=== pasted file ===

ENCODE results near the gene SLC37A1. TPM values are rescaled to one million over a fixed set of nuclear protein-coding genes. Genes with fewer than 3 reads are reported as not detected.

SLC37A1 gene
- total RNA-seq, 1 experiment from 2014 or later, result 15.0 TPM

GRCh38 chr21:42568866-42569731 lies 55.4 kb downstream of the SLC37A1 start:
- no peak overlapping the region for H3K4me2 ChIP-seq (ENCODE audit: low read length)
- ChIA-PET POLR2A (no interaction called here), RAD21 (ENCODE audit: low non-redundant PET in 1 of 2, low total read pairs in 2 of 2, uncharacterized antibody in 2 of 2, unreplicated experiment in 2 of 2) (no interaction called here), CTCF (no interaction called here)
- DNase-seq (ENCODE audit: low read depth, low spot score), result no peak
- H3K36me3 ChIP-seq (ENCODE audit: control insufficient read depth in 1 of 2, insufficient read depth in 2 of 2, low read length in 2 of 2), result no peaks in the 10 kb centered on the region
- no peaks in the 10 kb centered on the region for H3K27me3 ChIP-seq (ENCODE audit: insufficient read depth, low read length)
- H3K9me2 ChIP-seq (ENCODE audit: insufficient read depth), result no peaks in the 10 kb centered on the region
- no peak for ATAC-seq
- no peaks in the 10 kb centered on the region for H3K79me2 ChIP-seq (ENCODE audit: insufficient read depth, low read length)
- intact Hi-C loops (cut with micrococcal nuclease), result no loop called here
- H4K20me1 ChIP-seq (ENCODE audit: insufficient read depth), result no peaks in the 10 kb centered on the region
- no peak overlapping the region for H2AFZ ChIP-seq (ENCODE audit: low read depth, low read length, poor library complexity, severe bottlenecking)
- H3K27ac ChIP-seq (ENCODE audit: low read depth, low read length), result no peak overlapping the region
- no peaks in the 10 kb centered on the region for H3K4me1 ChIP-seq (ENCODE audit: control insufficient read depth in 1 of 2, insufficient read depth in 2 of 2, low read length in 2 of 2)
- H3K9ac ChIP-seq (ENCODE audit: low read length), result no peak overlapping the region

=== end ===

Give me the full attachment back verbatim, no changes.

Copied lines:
ENCODE results near the gene SLC37A1. TPM values are rescaled to one million over a fixed set of nuclear protein-coding genes. Genes with fewer than 3 reads are reported as not detected.

SLC37A1 gene
- total RNA-seq, 1 experiment from 2014 or later, result 15.0 TPM

GRCh38 chr21:42568866-42569731 lies 55.4 kb downstream of the SLC37A1 start:
- no peak overlapping the region for H3K4me2 ChIP-seq (ENCODE audit: low read length)
- ChIA-PET POLR2A (no interaction called here), RAD21 (ENCODE audit: low non-redundant PET in 1 of 2, low total read pairs in 2 of 2, uncharacterized antibody in 2 of 2, unreplicated experiment in 2 of 2) (no interaction called here), CTCF (no interaction called here)
- DNase-seq (ENCODE audit: low read depth, low spot score), result no peak
- H3K36me3 ChIP-seq (ENCODE audit: control insufficient read depth in 1 of 2, insufficient read depth in 2 of 2, low read length in 2 of 2), result no peaks in the 10 kb centered on the region
- no peaks in the 10 kb centered on the region for H3K27me3 ChIP-seq (ENCODE audit: insufficient read depth, low read length)
- H3K9me2 ChIP-seq (ENCODE audit: insufficient read depth), result no peaks in the 10 kb centered on the region
- no peak for ATAC-seq
- no peaks in the 10 kb centered on the region for H3K79me2 ChIP-seq (ENCODE audit: insufficient read depth, low read length)
- intact Hi-C loops (cut with micrococcal nuclease), result no loop called here
- H4K20me1 ChIP-seq (ENCODE audit: insufficient read depth), result no peaks in the 10 kb centered on the region
- no peak overlapping the region for H2AFZ ChIP-seq (ENCODE audit: low read depth, low read length, poor library complexity, severe bottlenecking)
- H3K27ac ChIP-seq (ENCODE audit: low read depth, low read length), result no peak overlapping the region
- no peaks in the 10 kb centered on the region for H3K4me1 ChIP-seq (ENCODE audit: control insufficient read depth in 1 of 2, insufficient read depth in 2 of 2, low read length in 2 of 2)
- H3K9ac ChIP-seq (ENCODE audit: low read length), result no peak overlapping the region